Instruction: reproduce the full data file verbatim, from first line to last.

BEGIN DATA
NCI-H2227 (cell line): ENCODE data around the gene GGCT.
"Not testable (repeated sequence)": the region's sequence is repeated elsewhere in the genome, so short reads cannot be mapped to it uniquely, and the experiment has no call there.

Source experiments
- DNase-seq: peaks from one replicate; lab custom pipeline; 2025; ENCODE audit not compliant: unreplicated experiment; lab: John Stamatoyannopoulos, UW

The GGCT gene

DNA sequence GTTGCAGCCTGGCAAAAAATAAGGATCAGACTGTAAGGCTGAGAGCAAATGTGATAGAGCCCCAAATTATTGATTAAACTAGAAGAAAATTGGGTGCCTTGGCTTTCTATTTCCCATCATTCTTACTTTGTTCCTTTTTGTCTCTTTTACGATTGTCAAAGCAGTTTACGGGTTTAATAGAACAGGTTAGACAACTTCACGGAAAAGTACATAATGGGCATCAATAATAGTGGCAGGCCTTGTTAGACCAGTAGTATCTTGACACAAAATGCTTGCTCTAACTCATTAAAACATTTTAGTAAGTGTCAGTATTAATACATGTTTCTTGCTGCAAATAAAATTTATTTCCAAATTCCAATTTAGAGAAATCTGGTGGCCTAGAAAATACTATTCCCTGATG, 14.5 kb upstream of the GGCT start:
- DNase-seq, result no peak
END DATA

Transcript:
NCI-H2227 (cell line): ENCODE data around the gene GGCT.
"Not testable (repeated sequence)": the region's sequence is repeated elsewhere in the genome, so short reads cannot be mapped to it uniquely, and the experiment has no call there.

Source experiments
- DNase-seq: peaks from one replicate; lab custom pipeline; 2025; ENCODE audit not compliant: unreplicated experiment; lab: John Stamatoyannopoulos, UW

The GGCT gene

DNA sequence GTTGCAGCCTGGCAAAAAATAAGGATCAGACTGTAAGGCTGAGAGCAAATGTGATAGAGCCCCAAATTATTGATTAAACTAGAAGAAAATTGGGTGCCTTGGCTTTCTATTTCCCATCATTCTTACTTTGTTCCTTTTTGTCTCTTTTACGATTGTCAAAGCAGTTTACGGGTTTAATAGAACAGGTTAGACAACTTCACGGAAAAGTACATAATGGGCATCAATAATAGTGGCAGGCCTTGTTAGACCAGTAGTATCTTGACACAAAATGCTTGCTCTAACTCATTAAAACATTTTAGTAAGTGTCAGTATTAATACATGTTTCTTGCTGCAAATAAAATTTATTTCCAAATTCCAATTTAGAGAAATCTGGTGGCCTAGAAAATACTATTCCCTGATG, 14.5 kb upstream of the GGCT start:
- DNase-seq, result no peak